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Article | Executive Pay Memo North America

Dodd-Frank clawbacks (1 in the series)

A game plan for harmonizing your holdback and clawback policies

By Steve Seelig and Stephen Douglas | March 16, 2023

Make sure you chart your path before making any clawback policy changes
Executive Compensation

This is the first in a three-part series of articles detailing the steps to be taken and decisions to be made as companies adopt Dodd-Frank-compliant clawback policies mandated by the Securities and Exchange Commission (SEC). This post focuses on how companies should conduct a detailed inventory of what their plans and policies state will happen with compensation promised or paid after something bad happens.  We will also explore the different pressures being imposed by regulatory agencies to beef up those provisions, and what steps should be considered to holistically determine what job positions these policies should cover and what triggering events are appropriate.

This article will start you on your way in determining what additional clawback provision should be in place and provides insights into the recent Department of Justice (DOJ) directive issued on clawbacks.

1. What is the current state of your holdback and clawback provisions?

Although some companies may determine that all they need to do is plug in their Dodd-Frank clawback policy and call it a day, there are several reasons to consider more comprehensive actions.

Holdback provisions: The first step is to understand how existing bonus plans and long-term incentive plans deal with any number of potential events before that compensation is actually paid to employees. We call these “holdback” provisions, with many programs written with a “must be present to win” provision so that terminated employees would receive nothing if not employed at the payment date. If in place, these provisions help take the pressure off the compensation committee to decide to hold back pay after a “for-cause” termination. Often, where there is a “not-for-cause” termination, the same rule would apply, but not always. There is often an interplay with severance benefits in not-for-cause terminations that should be examined.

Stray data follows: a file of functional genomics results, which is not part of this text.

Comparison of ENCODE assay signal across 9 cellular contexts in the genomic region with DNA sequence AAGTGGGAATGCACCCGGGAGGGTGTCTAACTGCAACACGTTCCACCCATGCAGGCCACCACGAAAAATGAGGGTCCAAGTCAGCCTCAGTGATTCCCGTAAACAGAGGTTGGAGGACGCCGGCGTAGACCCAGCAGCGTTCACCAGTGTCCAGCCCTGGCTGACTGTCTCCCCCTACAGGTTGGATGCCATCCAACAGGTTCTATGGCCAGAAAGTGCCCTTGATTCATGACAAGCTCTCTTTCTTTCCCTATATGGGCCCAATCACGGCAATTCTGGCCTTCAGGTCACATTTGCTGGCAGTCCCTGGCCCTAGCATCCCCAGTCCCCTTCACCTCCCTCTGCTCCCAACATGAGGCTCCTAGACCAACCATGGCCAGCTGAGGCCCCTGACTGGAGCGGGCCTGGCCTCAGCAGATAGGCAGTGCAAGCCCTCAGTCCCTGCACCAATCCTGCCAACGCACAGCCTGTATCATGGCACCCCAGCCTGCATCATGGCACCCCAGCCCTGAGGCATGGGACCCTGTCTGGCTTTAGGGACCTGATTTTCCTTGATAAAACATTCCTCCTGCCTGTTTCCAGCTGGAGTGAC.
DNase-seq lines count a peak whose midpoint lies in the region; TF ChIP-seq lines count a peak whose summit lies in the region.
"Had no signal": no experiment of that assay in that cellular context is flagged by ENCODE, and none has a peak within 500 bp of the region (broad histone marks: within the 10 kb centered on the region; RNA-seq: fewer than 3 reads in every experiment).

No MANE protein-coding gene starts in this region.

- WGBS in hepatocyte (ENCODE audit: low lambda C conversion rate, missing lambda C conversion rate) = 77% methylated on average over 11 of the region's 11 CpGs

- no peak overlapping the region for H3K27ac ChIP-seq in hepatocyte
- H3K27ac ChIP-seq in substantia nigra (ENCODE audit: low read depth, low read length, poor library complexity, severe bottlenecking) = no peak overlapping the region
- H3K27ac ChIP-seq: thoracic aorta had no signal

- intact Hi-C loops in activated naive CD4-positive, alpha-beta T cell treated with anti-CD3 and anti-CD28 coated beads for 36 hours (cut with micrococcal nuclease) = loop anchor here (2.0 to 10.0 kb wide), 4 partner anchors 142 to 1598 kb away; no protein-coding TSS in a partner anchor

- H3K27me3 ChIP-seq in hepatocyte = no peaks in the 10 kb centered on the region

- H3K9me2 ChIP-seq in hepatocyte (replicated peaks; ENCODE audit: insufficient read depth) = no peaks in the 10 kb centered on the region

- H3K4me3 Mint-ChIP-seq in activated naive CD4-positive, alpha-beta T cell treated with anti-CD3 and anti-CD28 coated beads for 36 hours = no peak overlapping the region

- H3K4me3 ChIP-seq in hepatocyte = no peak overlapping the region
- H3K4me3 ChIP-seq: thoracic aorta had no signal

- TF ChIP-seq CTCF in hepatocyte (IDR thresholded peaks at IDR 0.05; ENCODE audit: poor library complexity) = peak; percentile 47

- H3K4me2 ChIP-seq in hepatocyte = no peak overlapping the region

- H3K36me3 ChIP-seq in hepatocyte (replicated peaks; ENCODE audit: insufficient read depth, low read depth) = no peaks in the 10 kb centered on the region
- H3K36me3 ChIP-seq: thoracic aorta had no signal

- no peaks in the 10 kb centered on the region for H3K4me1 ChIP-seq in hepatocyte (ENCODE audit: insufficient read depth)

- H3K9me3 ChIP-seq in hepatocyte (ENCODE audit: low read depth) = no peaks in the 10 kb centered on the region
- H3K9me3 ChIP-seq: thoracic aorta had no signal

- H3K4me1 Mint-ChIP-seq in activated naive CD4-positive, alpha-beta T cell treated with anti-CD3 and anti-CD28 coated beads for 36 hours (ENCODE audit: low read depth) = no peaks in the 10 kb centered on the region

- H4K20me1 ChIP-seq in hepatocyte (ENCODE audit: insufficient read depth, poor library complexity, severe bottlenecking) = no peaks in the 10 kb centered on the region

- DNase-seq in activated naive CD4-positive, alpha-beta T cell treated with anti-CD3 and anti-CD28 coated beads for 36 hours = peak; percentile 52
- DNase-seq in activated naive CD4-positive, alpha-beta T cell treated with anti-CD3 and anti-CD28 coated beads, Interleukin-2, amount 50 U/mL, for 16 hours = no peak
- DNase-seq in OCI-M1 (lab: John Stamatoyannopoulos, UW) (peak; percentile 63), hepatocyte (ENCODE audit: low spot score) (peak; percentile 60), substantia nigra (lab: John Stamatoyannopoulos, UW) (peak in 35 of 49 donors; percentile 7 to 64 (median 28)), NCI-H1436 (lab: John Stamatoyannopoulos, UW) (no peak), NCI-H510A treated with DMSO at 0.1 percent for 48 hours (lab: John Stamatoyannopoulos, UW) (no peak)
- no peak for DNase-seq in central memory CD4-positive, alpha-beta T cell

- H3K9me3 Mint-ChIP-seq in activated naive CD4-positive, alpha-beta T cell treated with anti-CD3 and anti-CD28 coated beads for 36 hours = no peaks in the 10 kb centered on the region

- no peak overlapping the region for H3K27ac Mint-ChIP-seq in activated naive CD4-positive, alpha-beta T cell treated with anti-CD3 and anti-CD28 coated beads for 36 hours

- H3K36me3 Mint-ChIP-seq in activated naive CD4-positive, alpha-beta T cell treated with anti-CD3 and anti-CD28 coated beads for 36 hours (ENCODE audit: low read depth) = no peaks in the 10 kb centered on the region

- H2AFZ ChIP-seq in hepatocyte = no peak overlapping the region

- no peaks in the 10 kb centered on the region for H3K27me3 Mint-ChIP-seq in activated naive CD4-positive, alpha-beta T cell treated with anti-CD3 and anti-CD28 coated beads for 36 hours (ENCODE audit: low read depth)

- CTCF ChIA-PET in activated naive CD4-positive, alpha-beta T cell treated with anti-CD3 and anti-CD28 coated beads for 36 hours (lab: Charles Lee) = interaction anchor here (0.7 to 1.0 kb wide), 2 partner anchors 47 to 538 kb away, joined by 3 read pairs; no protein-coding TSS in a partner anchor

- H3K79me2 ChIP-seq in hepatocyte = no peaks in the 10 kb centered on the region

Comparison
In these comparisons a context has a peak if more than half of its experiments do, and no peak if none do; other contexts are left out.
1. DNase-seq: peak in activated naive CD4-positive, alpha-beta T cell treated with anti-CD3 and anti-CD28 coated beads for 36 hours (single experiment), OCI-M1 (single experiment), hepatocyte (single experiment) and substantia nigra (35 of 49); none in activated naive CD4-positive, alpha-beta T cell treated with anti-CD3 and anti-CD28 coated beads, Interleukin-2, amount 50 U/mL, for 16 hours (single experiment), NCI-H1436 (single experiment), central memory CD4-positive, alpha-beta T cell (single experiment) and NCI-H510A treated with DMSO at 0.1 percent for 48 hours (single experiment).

Action step: Understand those actions that would give rise to a holdback of pay and whether there are circumstances where severance would be inappropriate depending on a bad action even for a not-for-cause termination. This requires a detailed analysis of all plan documents, grant agreements, employee communications and the like to populate a matrix that will reveal any inconsistent treatment across the board. Companies will then need to resolve and harmonize those inconsistencies.

Clawback provisions: At first blush, it would seem that adopting a Dodd-Frank-compliant policy would obviate the need to have any other policy in place, but we think companies could have at least two and perhaps three separate clawback policies in place before the end of 2023.

For example, many companies have in place what can be called a “Dodd-Frank lite” policy, whereby a clawback would be invoked only for an executive whose fraudulent actions end up triggering an accounting restatement, likely referencing only what is known as a “big R” restatement where prior financials are reissued. Cataloguing those triggers in a matrix is the first step here.

Action step: Companies should conduct an inventory of the current state in their pay programs in the same manner as the holdback review discussed above. Here, the focus will be narrower in that clawback policies tend to exist within a single document; however, this may not be the case for every company in every industry. Care must be taken to identify clawback provisions embodied in other documents just to make sure there are no overlaps. The goal is to understand the current policy, its triggers and to whom it applies.

2. Determining how many clawback policies you will need

The obvious next step will be for the company to consider where it wants to be after it adopts the required Dodd-Frank policy and whether it wants to carry over any additional elements of its existing clawback policy into the future. We think the recent DOJ directive (discussed below) may very well change this equation. Determining how to respond will need to be handled by the company’s legal team, particularly those with expertise in criminal defense work. Yet, because this involves issues regarding the details of how a clawback policy can and should be invoked, the legal team will need to consult with compensation professionals to help them develop the program.